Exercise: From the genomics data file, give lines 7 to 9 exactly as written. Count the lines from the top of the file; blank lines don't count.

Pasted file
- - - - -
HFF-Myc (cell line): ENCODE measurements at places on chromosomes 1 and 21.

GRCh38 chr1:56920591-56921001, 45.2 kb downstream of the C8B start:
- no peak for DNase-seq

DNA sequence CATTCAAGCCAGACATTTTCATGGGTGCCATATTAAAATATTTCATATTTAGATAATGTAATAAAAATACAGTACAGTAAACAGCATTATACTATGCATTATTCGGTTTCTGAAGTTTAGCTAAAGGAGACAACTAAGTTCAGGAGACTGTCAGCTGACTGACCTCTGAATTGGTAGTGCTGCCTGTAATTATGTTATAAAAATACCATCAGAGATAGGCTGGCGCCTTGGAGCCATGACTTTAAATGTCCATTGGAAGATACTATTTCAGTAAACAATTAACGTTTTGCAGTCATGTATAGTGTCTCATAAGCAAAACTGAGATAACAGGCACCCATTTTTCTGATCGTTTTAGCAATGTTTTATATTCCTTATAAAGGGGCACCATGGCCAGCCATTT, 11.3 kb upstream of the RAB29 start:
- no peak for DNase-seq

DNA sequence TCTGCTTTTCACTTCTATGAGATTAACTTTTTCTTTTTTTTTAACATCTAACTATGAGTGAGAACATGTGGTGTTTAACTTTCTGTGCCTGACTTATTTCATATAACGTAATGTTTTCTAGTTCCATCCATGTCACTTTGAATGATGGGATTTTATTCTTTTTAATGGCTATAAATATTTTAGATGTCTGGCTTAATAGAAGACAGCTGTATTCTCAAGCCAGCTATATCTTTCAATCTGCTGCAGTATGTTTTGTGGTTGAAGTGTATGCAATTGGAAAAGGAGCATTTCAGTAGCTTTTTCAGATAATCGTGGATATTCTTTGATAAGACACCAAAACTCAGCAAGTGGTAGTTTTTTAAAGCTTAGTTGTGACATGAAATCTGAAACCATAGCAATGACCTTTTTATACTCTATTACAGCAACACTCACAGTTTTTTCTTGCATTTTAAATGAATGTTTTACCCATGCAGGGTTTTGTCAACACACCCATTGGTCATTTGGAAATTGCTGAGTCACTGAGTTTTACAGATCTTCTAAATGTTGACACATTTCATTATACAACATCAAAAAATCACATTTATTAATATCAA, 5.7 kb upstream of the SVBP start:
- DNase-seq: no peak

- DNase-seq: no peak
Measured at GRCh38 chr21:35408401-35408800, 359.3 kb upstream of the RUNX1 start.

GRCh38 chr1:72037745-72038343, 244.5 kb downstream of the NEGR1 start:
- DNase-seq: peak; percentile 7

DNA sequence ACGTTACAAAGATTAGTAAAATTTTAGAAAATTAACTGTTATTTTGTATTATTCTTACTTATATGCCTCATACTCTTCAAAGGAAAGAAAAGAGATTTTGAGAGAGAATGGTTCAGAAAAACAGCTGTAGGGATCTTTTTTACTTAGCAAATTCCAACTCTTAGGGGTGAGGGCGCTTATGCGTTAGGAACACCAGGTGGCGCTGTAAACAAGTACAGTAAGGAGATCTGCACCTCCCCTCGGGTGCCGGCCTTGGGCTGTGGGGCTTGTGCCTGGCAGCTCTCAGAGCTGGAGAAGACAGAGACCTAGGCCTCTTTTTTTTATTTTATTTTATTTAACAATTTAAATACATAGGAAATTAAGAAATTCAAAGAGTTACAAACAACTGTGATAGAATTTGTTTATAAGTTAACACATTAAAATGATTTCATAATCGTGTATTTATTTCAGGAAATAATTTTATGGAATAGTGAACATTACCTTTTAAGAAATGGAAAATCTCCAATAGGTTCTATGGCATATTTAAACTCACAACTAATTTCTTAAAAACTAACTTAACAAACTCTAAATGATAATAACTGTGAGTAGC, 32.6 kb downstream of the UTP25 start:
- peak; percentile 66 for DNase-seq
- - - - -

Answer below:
- DNase-seq: no peak

- DNase-seq: no peak
Measured at GRCh38 chr21:35408401-35408800, 359.3 kb upstream of the RUNX1 start.